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Global Flipchart #9


September 2017
| Issue #9

The buddy system

By Jane Haskell

We’ve been growing community vitality in rural Maine, guiding people in the mechanics of effective, efficient group processes. And we discovered something. Training cohort members often feel isolated and disconnected from other group members between sessions.

This happens whether groups meet virtually or face-to-face. When a group member is absent, the isolation or disconnect may become even more pronounced. We carried out a pilot buddy system to see whether mindful learning partners become friends and reduce isolation.

Piloting Mindful Learning Partners

After reading Grove’s “A Buddy System for Virtual Teaming” (by Rachel Smith, 2016), I piloted four citizen facilitation cohorts to be Mindful Learning Partners. As partners, they helped each other practice and develop leadership confidence by using an evolving reflective model that nurtures skill development.

Citizen leaders have a common bond: most work, receive little leadership training, live in remote towns, and struggle to be volunteer leaders in isolation. With help from learning cohorts, we are modifying Smith’s buddy system to bring deep, personal benefit for people learning to be citizen facilitators and leaders.

Smith suggests virtual buddies ‘remember’ the absent person in meetings - they advocate for them and check in with them. Consequently, they develop a deeper connection with that person. We found a similar rapport develops for cohort members who partner and reflect later on a meeting they both attended.  

We encourage learning partners to be curious and flexible in their mindful conversations between training sessions:

  1. Agree on a topic, e.g. what do I notice as I hone a skill? What surprised me in a recent meeting? Why? What happened in my body? What meeting behavior am I noticing more? What meaning do I make? What has been challenging me this week? What change do I notice?
  2. Agree that this is a deeper processing of the leadership and facilitation skills they are strengthening.
  3. Agree that they are observing their own mindfulness development and that being too perfect or too rigid may thwart their curiosity and ongoing inquiry.

What we learned from the pilot sessions

Citizens who find themselves in community leadership roles and show up in our training sessions are passion-driven and are extraordinarily willing to try new things. We’ve learned several things from our non-prescriptive beginning through partner journals and exit interviews:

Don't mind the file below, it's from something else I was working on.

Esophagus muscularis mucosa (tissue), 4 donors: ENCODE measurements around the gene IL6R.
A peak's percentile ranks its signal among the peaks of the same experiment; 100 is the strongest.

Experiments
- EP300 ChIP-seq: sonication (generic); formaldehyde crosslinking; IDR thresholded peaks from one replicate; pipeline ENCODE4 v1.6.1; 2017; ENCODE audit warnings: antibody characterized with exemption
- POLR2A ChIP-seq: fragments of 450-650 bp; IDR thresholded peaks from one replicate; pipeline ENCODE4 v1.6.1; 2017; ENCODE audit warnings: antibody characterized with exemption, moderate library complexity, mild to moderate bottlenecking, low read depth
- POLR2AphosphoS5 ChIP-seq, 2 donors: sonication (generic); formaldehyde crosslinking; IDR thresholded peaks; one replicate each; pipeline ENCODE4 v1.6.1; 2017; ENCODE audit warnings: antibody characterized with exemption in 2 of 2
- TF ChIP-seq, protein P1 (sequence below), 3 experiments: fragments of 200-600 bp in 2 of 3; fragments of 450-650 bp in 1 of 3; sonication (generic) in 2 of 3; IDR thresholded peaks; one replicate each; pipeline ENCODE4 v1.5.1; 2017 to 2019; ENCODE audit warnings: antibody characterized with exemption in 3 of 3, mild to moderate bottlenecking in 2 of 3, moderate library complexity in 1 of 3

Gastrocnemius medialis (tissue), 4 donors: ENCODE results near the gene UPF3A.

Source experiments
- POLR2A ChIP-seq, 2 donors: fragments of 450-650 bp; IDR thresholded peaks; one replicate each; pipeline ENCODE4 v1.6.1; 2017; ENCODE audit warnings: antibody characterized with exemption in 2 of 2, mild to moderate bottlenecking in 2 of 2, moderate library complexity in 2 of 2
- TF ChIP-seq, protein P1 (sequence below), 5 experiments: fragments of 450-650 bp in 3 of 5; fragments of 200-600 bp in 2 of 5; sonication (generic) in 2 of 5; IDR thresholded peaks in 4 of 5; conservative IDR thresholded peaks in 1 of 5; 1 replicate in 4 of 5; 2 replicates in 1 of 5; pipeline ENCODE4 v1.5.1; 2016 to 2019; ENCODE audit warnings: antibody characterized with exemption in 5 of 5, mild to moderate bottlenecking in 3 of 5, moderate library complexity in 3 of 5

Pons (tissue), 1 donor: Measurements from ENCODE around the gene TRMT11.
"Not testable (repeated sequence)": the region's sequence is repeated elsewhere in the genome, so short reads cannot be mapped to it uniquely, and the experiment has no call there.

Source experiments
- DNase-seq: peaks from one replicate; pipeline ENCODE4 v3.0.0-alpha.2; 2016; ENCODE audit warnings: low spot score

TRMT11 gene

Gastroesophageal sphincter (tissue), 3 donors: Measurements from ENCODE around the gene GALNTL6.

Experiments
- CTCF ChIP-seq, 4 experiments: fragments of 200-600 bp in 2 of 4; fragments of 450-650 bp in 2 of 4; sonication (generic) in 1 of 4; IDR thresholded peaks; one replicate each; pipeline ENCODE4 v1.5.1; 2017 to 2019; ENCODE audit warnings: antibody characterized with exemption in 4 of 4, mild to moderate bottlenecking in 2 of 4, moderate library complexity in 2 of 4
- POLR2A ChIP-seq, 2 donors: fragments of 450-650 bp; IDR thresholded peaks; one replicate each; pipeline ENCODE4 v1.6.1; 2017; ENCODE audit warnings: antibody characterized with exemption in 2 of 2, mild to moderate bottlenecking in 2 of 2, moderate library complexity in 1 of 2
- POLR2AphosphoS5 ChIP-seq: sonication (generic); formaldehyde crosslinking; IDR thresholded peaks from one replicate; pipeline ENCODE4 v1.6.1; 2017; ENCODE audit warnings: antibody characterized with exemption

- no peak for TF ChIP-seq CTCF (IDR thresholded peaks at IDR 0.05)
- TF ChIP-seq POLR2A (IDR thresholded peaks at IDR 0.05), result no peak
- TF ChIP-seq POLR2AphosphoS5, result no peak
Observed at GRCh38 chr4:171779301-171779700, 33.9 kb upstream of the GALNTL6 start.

• Discuss mindful learning partnering as a full group before cold calling a partner to get to know each other a bit.
  • Define a structure within which to be flexible.
  • State additional expectations, such as exit interviews or long-term evaluations.
  • Share that past partners recommended 15-20 minute, face-to-face meeting (in-person or video conferencing) rather than email/text/chat as more personable and includes visual learning.

As partners leaned into the partnership, friendship grew and isolation lessened. They reported becoming more interactive and less prescriptive. They drew on each other’s aspiration and in some cases focused on the development of the other.

Feedback from participants

Nearly 50 people provided feedback about how Mindful Learning Partnering during the 3-5 month training helped reduce isolation and build relationships. Read some of the comments below:

  • “If I am absent from a meeting, I have a hard time getting caught up. There is something about being physically and mentally present. I use all my senses (visual, audio, tactile, even olfactory and taste) when I am physically present to help me remember things. If someone takes the time, and a really good amount of time, to talk to me about what was discussed, then I feel much better about it.”
  • “I think that prior connection strengthens our ability to be open and real with each other, and that really enriches our conversations.”
  • “The time we took to process and diverge from specifics felt like a breakthrough. Our time felt more personalised. It met a need I had been feeling in our partnership.”
  • “Connection helped integrate meeting material on a deeper level, explored concepts further, made new content connections and we discovered additional questions.”
  • “I felt compassion when my partner talked about fear of conflict and how she withdraws when there’s conflict. I do the same thing, and want to grow in that area, too.”
  • “We both have very busy, very overwhelming lives and taking care of ourselves sometimes slips through the cracks. We decided to continue to check in with each other to make sure we follow through with self-care.”
  • “There is a growing common understanding. We no longer look at the other person for validation or encouragement, but just share our experience. It’s comfortable. Opinions don’t matter. It feels more authentic and open.”

Want to know more?

If you’re interested in knowing more about more effective facilitative practices in remote settings, read an interview with Rachel Smith on the virtual experience.